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Science & Technology

Nutrient overdose

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Dec 15, 2013 | From the print edition

Population burst has increased the amount of nutrients released into the atmosphere through human activity. Varun Varma, a PhD student at the National Centre for Biological Sciences, Bengaluru, speaks to Sandhya Sekar about the impact the increase in nutrients has on plants. In September, his work won an award at the Student Conference on Conservation Science in Bengaluru

Varun VarmaWhat is atmospheric nutrient deposition?

It is the release of nutrients like nitrogen and phosphorous into the atmosphere. Along with better known factors like increase in CO2 levels, it is an important factor affecting global change. The rate at which nutrient deposition is increasing, primarily due to human activity, is phenomenal. Nitrogen deposition in the atmosphere has increased 13 fold from pre-industrial times.

How did you do the study?

The hypothesis is that we will be able to see a fundamental change in the way an ecosystem as a whole reacts to nutrient deposition. We picked the tropical dry forest because it accounts for almost 40 per cent forest cover in the country. Plant’s physiology is determined by the ratio in which it receives nutrients. We looked at two main nutrients: nitrogen and phosphorous. We chose species commonly found in India—four legumes that fix nitrogen, and four non-legumes that do not. We then applied different combinations of nitrogen and phosphorus at the current nutrient levels, and levels expected by 2020-25, to look at difference in germination rates.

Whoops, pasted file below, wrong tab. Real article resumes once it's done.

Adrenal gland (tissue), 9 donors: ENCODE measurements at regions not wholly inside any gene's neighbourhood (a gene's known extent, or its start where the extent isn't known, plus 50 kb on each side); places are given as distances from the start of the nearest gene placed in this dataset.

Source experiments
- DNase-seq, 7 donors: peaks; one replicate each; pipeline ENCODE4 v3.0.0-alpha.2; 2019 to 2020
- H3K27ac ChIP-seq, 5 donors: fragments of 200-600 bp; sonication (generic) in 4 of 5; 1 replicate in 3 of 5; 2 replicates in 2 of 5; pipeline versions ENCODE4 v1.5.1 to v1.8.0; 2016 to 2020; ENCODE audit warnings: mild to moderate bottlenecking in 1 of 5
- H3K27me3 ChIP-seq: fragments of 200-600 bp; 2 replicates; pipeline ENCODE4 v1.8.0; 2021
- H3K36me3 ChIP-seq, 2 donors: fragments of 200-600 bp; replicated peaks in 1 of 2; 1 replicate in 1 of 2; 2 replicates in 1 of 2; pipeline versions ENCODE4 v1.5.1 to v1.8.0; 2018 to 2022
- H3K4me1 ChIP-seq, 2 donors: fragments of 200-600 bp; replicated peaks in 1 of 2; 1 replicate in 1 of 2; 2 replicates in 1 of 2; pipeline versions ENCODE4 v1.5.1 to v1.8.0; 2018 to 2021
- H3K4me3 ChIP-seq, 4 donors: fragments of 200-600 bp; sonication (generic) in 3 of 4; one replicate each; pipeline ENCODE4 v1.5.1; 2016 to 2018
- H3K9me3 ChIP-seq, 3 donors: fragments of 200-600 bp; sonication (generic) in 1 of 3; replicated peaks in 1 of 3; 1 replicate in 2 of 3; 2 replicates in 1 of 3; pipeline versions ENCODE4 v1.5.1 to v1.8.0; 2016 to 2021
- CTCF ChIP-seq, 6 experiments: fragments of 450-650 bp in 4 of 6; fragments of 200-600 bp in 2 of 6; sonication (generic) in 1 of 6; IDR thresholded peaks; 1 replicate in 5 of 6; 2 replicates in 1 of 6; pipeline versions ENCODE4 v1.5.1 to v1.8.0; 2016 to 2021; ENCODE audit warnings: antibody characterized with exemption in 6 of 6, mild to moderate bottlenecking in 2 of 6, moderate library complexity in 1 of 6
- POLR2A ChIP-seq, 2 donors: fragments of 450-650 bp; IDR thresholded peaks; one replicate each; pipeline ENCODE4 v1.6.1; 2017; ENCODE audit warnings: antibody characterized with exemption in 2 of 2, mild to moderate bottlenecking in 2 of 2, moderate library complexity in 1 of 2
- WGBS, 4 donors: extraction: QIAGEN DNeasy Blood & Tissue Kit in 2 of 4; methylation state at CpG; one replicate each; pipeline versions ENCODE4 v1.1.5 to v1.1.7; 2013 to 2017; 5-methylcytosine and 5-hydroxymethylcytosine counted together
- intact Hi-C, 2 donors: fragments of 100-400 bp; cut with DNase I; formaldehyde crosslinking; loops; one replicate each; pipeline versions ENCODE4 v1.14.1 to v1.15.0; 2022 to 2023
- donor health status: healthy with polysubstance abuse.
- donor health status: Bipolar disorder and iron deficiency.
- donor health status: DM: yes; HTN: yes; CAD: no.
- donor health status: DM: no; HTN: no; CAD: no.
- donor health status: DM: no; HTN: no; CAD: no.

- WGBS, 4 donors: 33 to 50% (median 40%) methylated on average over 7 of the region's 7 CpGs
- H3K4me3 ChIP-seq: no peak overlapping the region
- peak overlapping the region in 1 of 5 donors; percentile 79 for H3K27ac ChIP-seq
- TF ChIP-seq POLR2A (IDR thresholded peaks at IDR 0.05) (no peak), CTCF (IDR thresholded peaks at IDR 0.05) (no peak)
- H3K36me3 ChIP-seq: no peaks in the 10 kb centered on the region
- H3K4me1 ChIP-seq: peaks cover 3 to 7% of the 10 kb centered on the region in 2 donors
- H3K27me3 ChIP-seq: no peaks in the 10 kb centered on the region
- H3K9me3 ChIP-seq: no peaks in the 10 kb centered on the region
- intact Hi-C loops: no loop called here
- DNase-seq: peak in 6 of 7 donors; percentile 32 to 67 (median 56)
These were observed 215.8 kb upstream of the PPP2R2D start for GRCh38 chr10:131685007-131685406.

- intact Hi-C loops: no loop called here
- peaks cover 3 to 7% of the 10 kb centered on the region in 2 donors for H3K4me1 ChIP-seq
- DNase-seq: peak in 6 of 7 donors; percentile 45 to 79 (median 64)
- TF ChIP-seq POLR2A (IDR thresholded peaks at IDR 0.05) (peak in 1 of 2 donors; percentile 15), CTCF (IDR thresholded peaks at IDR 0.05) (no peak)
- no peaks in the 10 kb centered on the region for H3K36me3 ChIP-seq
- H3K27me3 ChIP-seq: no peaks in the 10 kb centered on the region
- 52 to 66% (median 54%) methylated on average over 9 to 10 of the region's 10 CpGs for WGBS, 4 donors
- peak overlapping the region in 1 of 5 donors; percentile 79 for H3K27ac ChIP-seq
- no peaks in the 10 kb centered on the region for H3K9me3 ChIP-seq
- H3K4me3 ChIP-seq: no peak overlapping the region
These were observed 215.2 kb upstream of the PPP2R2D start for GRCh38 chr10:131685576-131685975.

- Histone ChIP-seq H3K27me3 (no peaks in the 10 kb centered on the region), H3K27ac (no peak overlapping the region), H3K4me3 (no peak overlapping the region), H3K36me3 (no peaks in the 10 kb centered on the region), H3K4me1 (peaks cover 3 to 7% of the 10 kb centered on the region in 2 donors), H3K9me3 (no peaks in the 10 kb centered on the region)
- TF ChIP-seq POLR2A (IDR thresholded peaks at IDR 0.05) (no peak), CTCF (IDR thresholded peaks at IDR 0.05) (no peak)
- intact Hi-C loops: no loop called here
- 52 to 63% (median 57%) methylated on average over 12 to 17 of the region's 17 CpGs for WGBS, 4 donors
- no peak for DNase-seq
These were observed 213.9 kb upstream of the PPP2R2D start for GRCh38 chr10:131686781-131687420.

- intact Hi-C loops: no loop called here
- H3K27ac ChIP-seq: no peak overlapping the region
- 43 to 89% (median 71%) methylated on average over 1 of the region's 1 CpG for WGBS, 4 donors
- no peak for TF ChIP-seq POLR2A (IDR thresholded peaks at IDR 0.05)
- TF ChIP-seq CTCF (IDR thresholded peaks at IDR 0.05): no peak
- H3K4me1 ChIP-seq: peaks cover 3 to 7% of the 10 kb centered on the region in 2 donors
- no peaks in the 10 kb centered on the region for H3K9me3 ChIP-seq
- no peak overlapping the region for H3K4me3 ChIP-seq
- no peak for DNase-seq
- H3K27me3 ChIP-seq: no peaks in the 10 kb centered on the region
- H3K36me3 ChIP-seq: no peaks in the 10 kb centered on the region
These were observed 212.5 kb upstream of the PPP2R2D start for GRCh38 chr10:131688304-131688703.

What did you find?

There was a decline in germination rates in both legumes and non-legumes. Legumes showed a greater decline. The results are similar to previous studies in temperate meadows, and some experiments in South Africa. I was surprised to see the magnitude of the difference in germination rate.

What next?

Experiments are good because we can control things, and design them to look at specific effects of certain parameters. But in the end, an experiment is as good as how it can translate into the real ecosystem. We are now looking at how the results can be made more generalised.

Atmospheric nutrient deposition reduces the germination rate in legumes

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